And the more we’re involved in the branding and content worlds, the more we’re seeing a distinct trend: clients tend to be preoccupied with brand evolution, or creation and they undercook branded content.
Defining and creating a brand is a great challenge. There’s lots of research and contextual understanding required. Heavy chin stroking and workshops fill flip charts, digital wipe-boards and post it notes.
Because it’s relatively easy to create a brand in a vacuum isn’t it? It’s interesting and collaborative and not subject to the normal pressures and scrutiny of the day-to-day business. The brand process is akin to a pregnancy. There’s a nine month preparation period before the action actually starts. And this isn’t wrong, it’s just important for all protagonists (client and agency staff alike) to remember that that giving birth to a brand isn’t the end of the process - it’s the beginning.
Not wanting to repeat myself, but we spend too much time on the branding and not enough on the planning of branded content. Brand gets all the attention and content is kicked into the long grass. If brand is the best-selling debut album, content arguably suffers from the difficult second album syndrome.
Like that make-or-break debut album, it’s important to get the brand right. It should be underpinned by ownable and distinctive values. It should be built off a powerful language platform and it should be executed beautifully. Of course it should. That’s what makes the next stage - arguably the more important stage - easier to plan for. The creation of branded content is a huge aspect of modern marketing. And most of it is digitally focused.
It’s understandable that clients fall for the creative process of branding, and overlook the ‘publishing’ aspect of content creation - or consider it the easier of the two challenges. But it’s not. Content is hard. There’s sometimes a belief that corporate comms or HR will take care of this stuff - “we just need to give them the brand platform”. This is wrong, and we as the agency partner must take a stronger line with our clients to stress just how challenging it can be to create really good branded content.
I look at the process we’ve been through ourselves and it often serves as a benchmark for the clients we’re working for. We have three core elements to our branded content creation:
- The blog: written thought pieces focused on our areas of expertise.
- The podcast: a discussion focused on our areas of expertise.
- Case studies: examples of our work displayed on our website - written in a way to showcase our areas of expertise.
When I write it down it looks really simple. It is really simple. But it took us years to get to this level of clarity about what we produce, for whom and with what cadence. That’s what your content strategy should be.
It all pivots off this content strategy statement which helps guide anything we want to publish…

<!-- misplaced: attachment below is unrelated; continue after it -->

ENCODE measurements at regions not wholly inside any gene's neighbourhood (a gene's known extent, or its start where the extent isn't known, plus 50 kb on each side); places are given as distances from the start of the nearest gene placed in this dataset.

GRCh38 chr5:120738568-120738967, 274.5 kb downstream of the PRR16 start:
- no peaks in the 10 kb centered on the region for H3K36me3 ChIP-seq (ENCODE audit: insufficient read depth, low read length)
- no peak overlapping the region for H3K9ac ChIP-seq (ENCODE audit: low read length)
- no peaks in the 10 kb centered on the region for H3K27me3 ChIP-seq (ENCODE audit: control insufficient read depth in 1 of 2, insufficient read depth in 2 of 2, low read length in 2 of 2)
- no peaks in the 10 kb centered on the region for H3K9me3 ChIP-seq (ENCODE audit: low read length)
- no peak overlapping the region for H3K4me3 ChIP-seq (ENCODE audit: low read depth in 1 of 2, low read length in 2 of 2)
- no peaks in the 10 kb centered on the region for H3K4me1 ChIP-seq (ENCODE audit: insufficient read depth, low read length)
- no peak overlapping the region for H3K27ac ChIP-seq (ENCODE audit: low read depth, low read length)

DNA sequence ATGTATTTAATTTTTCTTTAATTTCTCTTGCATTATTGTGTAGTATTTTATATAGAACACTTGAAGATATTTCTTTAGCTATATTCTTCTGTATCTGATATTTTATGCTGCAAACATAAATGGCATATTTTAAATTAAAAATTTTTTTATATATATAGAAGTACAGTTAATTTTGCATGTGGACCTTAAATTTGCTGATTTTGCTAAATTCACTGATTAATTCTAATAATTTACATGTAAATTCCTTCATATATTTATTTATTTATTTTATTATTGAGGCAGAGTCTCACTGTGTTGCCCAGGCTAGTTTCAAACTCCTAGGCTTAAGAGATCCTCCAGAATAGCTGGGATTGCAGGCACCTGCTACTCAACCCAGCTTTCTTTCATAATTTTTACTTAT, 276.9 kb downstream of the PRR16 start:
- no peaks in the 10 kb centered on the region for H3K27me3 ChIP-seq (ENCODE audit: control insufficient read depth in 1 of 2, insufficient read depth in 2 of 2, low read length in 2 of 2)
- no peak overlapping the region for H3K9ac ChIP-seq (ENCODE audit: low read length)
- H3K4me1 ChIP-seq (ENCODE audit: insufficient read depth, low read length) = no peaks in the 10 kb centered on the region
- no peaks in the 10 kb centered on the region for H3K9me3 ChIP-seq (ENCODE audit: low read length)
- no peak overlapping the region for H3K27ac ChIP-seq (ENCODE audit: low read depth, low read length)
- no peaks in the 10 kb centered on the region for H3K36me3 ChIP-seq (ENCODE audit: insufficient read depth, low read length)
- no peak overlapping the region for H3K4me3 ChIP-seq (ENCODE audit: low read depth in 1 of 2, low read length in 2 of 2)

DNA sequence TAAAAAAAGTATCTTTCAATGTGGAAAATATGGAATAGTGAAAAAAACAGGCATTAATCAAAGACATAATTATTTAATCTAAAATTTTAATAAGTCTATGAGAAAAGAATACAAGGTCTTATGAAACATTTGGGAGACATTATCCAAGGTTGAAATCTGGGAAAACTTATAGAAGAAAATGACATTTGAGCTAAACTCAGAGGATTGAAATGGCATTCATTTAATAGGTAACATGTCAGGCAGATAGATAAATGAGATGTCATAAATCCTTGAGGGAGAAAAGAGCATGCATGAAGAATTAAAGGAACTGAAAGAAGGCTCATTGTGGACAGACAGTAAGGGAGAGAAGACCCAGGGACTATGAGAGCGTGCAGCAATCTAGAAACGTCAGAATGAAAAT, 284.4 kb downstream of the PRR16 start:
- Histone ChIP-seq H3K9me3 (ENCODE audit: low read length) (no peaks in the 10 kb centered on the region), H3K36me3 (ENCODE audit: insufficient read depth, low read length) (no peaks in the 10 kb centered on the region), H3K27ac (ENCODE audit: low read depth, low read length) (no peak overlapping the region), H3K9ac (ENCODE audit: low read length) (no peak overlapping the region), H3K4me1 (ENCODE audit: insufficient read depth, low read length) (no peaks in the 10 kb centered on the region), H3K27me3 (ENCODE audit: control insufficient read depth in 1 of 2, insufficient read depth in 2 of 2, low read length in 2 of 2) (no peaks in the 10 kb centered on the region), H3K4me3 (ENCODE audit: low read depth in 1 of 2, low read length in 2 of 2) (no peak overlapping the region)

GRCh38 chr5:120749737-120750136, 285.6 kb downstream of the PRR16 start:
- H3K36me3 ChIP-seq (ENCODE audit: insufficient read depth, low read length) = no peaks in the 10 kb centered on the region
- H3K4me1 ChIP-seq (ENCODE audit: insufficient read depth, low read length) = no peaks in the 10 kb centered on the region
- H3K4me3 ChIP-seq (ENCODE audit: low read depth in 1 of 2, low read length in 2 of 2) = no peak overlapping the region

To demonstrate the strategic thinking behind our creative work, we’ll provide useful, straightforward content that helps marketers make better decisions and that positions us a useful partner in the future.
This keeps us focused. It stops us talking about us - which is a familiar agency pitfall “look at all the lovely creative we’ve done” - and flips it on its head. We talk about the stuff we think is keeping our clients up at night. From a human nature point of view - if we demonstrate understanding and recognition of their challenges - the chances are they’re going to listen up.
This begs the question - who creates the content? And it’s a good question. Our view is that you can’t subcontract the important stuff. It’s a perfect forum for thought leadership, opinion forming and provocative points of view. These can only come from the more mature, experienced people within an organisation.
There’s also a school of thought that says you can hire a 22-year-old graduate to pump out content onto social media and that equates to ‘content’. Well, you can. And it does. But the challenge is it won’t be as rich or as engaging as the content coming from the senior team who are fully engaged in the strategy. It’s likely a cultural issue within the business, so our advice is get senior members on board early and committed to supplying good quality content. Those recent graduates and others within the organisation are valuable as editors, ideators and technical troubleshooters – by all means, make it a team effort. And once you get into the swing of things, it’s actually hugely fulfilling. There’s something very satisfying about setting out your thoughts in a written piece - it helps crystallise your own views and thoughts as you write.
So there you have it. An admission from a brand consultant that the value is in the content that’s built around a brand, not necessarily in the brand itself.